An actor is a computational entity that, in response to a message it receives, can concurrently:
- send a finite number of messages to other actors;
- create a finite number of new actors;
- designate the behavior to be used for the next message it receives.There is no assumed sequence to the above actions and they could be carried out in parallel.
playground. If you use Maven, place a dependency into your playground’s
x.y.zis a semantic version number and reflects the version of xoom-actors JAR file that you depend on. This number may be something such as
1.8.0. You will find the available versions, including the most recent version, available on one of the supported public repositories.
Pingerinterface with a single method definition, named
ping(), which takes a
Pongeras a parameter.
Pongerinterface the same way, but with a
pong()method that takes a
Pingeras a parameter.
Pingeris a client of
Pongeris a client of
Pongerinterface definitions, you will notice that both of these protocols extend the
Stoppableprotocol. Thus, they can both be stopped by other actors that have a
Stoppablereference to them. We use that capability from within
PingerActorto cause both actors to stop when the
stop()methods. That’s because the abstract base class,
stop()for them. You could override
stop()to find out when your actor is being stopped, but that’s not necessarily a good idea. What if you forgot to invoke the super’s
stop()? That would make you think that your actor was going to stop, but the actor would never shut down because the
Actorbase class behavior would never be run. If you want to know when you are being stopped, you can override one of the four life cycle methods instead of
beforeRestart(final Throwable reason)
afterRestart(final Throwable reason)
beforeResume(final Throwable reason)
Exception, it can take a number of actions. Your supervisor can tell your actor to resume, to stop, or to restart. If it tells your actor to resume, the
beforeResume()is invoked. When it tells your actor to restart, the
beforeRestart()is invoked first, and then the
afterRestart()is invoked. Since your actor has failed, it may have been left in an invalid state. In such cases, these three life cycle methods give your actor the opportunity to clean up after the problem that caused the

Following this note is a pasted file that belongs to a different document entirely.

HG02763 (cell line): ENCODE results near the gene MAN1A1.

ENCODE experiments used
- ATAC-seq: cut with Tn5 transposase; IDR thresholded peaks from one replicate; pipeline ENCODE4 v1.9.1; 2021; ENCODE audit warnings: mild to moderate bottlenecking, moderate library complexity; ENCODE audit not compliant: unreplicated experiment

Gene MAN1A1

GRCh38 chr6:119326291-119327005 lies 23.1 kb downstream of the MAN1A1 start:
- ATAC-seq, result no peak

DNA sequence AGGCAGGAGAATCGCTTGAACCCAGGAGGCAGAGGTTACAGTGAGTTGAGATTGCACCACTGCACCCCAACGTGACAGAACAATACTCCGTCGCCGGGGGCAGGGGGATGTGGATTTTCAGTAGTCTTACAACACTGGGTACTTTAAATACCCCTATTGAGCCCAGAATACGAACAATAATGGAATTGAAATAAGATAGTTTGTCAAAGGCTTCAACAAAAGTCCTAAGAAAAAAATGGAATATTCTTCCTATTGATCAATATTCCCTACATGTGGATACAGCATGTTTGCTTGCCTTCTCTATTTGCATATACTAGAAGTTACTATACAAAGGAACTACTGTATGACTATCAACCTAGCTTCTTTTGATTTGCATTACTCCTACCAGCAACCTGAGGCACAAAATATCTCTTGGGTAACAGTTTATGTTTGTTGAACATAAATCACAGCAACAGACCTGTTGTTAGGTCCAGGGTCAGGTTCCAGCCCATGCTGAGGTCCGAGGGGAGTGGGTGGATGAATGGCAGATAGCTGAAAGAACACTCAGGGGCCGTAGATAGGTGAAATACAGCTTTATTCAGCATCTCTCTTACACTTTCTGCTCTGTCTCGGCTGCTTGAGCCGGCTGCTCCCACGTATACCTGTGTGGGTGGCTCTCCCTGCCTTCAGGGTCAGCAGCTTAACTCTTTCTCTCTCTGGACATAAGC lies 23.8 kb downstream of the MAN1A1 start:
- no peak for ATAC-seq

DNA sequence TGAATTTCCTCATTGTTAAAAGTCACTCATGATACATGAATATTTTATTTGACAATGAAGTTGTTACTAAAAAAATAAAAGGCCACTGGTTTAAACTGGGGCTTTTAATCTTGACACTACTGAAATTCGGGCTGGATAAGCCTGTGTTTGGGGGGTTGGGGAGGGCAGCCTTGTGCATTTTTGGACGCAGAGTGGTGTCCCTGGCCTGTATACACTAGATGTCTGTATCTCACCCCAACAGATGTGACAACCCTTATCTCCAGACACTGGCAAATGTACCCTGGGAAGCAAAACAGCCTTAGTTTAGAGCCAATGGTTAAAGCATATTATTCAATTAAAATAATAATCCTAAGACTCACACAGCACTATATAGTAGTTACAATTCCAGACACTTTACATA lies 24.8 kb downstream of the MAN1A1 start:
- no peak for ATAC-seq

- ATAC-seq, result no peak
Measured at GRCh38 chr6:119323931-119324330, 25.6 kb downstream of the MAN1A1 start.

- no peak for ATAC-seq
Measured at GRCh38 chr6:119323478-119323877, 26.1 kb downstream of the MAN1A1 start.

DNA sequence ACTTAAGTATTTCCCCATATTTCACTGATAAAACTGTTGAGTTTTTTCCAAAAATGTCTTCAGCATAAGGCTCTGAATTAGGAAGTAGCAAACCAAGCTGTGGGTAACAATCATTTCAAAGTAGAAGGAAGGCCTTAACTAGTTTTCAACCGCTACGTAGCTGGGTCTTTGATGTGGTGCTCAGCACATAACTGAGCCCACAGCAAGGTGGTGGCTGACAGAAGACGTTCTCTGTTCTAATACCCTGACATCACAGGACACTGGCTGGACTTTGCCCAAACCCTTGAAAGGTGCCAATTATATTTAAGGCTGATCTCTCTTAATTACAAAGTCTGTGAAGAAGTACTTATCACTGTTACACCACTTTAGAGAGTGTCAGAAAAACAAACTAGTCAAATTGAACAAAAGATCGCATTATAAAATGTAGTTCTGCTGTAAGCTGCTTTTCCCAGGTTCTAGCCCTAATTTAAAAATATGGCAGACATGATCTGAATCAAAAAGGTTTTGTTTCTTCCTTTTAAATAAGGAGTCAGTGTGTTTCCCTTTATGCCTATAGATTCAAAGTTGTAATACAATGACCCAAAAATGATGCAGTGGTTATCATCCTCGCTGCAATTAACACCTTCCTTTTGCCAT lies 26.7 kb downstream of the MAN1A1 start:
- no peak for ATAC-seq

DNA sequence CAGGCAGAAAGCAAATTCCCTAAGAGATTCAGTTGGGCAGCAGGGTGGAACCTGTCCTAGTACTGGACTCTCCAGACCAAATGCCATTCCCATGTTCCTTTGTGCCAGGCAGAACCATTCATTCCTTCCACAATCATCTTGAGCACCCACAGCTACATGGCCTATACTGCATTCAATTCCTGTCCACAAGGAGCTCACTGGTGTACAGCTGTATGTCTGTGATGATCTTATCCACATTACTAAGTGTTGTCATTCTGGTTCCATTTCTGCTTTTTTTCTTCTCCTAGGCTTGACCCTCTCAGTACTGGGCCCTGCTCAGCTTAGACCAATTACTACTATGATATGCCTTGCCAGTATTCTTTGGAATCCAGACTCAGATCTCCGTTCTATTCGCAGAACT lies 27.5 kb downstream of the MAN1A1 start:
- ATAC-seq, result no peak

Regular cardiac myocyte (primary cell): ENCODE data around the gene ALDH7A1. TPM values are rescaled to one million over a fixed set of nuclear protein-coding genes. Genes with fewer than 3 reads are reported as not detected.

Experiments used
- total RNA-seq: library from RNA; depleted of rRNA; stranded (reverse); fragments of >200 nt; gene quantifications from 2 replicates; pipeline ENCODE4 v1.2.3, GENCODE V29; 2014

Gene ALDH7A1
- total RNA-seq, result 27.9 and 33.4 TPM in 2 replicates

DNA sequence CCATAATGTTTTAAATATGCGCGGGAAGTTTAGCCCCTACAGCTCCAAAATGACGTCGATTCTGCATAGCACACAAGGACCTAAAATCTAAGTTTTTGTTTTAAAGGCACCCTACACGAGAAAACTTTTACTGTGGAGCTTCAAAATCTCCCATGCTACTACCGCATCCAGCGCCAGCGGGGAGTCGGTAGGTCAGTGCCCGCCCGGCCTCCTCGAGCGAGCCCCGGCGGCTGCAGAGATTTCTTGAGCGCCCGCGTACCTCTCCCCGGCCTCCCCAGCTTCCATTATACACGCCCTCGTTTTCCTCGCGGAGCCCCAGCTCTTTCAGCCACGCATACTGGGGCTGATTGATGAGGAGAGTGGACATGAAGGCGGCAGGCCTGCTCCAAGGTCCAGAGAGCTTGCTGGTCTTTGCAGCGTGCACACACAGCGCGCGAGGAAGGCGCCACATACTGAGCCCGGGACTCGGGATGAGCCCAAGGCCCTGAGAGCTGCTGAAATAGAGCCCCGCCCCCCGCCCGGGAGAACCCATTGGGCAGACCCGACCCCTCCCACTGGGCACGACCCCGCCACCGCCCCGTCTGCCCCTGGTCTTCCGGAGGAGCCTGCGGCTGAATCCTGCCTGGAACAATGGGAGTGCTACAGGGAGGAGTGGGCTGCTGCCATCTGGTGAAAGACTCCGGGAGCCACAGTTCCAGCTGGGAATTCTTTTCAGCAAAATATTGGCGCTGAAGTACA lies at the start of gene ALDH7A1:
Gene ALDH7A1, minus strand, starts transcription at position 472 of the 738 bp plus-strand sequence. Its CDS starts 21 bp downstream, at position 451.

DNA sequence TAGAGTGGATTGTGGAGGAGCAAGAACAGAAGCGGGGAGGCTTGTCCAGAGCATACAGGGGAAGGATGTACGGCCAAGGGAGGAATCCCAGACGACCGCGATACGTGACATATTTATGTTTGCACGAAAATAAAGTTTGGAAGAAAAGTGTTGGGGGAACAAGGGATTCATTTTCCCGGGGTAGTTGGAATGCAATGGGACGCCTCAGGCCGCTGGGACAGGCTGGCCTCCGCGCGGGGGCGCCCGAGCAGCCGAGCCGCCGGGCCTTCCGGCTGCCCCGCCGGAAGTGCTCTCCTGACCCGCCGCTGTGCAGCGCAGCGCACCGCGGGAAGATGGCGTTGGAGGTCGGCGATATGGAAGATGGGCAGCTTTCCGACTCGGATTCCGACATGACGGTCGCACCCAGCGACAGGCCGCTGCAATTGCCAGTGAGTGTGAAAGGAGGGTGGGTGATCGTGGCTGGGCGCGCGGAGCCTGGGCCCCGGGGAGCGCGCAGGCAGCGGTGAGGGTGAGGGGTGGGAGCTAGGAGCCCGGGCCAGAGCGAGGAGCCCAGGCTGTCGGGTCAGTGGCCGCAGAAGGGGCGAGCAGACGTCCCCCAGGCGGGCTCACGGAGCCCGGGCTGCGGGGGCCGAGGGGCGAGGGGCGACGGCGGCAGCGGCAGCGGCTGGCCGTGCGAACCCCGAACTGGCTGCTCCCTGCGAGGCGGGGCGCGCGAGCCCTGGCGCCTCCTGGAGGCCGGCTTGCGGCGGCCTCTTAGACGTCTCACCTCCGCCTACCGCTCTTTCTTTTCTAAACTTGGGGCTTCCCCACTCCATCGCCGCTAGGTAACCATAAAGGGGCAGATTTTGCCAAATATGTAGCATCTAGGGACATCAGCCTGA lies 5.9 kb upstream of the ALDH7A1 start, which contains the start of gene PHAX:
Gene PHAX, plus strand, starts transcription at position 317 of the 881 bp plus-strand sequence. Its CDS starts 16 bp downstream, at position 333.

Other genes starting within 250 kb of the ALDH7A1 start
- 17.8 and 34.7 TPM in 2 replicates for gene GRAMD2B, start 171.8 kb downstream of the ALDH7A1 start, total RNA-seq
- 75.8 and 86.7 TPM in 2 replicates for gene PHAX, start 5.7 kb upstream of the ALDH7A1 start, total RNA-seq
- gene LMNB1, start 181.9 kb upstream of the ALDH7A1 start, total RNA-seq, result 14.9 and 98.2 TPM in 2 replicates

Exceptionand also reinitialize itself before reacting to its next available protocol message.
afterStop()method shows two additional perks of XOOM Actors. All actors have a personal address, which is available through your inherited
address()method. Also, all actors have a
Loggeravailable via its
logger()method. Any information that you log will be output asynchronously through a registered
Loggeractor, so your actor won't block while file output is performed.
Worldfor your actors to play in.
Worldis created. The
Worldis a major component of XOOM Actors. In a nutshell, a
Worldis the primary container within which actors live and play. Generally you would create only one
Worldper service instance. In DDD terms, a
Worldis the root of a Bounded Context. (Don't worry about the use of
pauseThisThread(); it is explained below.)
Worldis started, two actors are created, and a reference to their respective protocol is returned. Each actor is created by passing its protocol and the concrete actor type. You may also create actors by means of a
Definitionindicates the class of the actor that implements the protocol, such as
PingerActor.class, which implements the
Pinger.classprotocol. There are four ways to instantiate an actor by means of its constructor:
actorFor()as seen above, and also pass each constructor parameter following the implementation class type. This has the advantage of making the parameters visible, but they are passed as varargs each of type
Object, and are thus not type-safe.
Definitionobject as the second parameter to
Definitioncontains the class of the actor implementation and a possibly one or more constructor parameters, or it can pass
Definition.NoParameters. See the next code example for how to pass constructor parameters. This approach is also not type safe.
ActorInstantiator, a functional interface included in the